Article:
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Trump

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Tweefo
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« on: August 10, 2015, 10:42:15 AM »

How the hell can anybody, who is doing the best he can to derail his campaign, be still in the race? He's pissed off the Latinos, whomen, war vets and anybody who is proud of his hair. Not only still in the race but actually gaining? The bigger question, of course, is what will the world be like if he managed to become the president? The Americans are sometimes nutty enough to let him do just that. A bit like us voting Zuma in.
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Faerie
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« Reply #1 on: August 10, 2015, 16:36:28 PM »

He is arrogant and he is stupendously wealthy - two things the Americans admire above anything else. I would not be surprised if he got voted in. What the world would look like after his first term I dont want to even contemplate, he'd bomb whatever he considers a threat. The man doesnt possess an inkling of compassion or sense of fair play.
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BoogieMonster
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« Reply #2 on: August 10, 2015, 17:29:44 PM »

The voted in Bush, who believed he was god's instrument against the unbelievers... and that spawned multiple wars. So I don't think this all that theoretical at all.

What can go wrong? Nuclear armageddon.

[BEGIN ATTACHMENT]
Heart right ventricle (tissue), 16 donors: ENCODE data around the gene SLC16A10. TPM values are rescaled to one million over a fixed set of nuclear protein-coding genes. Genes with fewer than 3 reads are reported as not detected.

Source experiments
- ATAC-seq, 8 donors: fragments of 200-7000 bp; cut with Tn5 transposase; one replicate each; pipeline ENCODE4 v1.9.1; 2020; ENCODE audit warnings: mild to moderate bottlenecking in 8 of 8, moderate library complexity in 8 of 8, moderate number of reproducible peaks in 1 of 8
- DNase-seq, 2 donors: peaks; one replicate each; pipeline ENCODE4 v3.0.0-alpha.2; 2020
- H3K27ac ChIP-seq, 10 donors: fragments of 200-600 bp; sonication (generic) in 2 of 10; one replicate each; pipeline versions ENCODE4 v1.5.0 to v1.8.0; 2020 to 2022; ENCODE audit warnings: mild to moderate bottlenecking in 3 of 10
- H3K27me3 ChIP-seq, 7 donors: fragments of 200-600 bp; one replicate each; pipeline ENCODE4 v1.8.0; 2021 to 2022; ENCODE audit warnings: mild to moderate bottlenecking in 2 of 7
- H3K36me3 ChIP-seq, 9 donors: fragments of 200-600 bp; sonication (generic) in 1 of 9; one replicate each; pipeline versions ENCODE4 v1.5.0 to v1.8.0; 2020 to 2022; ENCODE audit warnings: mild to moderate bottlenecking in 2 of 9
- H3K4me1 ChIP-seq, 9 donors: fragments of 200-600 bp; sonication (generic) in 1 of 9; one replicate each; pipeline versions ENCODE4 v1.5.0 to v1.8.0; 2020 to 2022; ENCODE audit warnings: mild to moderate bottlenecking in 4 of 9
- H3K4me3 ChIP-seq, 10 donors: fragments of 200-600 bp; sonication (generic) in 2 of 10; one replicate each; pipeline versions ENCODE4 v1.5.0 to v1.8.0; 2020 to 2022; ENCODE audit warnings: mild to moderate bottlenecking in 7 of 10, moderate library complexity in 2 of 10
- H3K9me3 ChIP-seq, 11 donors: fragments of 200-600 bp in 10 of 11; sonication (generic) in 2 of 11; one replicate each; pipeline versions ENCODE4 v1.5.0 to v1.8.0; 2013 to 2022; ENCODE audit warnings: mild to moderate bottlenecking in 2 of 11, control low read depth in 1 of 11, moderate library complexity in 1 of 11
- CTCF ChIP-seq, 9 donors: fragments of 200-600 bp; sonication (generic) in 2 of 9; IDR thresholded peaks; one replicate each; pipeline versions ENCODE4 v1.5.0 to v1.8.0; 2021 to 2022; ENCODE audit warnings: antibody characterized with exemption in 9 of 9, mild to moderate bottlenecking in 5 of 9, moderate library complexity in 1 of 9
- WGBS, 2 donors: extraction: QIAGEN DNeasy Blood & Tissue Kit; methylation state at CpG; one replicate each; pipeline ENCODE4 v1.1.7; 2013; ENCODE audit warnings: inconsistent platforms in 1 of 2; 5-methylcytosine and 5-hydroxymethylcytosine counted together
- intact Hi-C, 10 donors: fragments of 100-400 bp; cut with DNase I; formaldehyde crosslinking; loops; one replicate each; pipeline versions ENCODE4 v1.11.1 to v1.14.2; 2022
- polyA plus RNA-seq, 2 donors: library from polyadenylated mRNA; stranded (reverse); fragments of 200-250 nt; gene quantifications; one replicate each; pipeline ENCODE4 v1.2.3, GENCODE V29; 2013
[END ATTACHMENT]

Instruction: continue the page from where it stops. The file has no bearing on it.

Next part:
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brianvds
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« Reply #3 on: August 11, 2015, 04:47:26 AM »

The man's a complete buffoon, meaning he'll stand a good chance of getting at least half the vote. :-)

Still, having such a man as prez fora term or two sometimes does a nation a lot of good, in that they learn a hard lesson in being more careful about whom you vote for. My condolences though to the families of everyone he's going to bomb.
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BoogieMonster
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« Reply #4 on: August 11, 2015, 09:52:42 AM »

You're assuming SA doesn't do something mildly irritating to him personally and he doesn't decide to bomb US.
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Faerie
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« Reply #5 on: August 11, 2015, 10:58:26 AM »

My first thought was that it might be doing us a favour....  Sad
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Brian
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« Reply #6 on: March 31, 2016, 13:13:58 PM »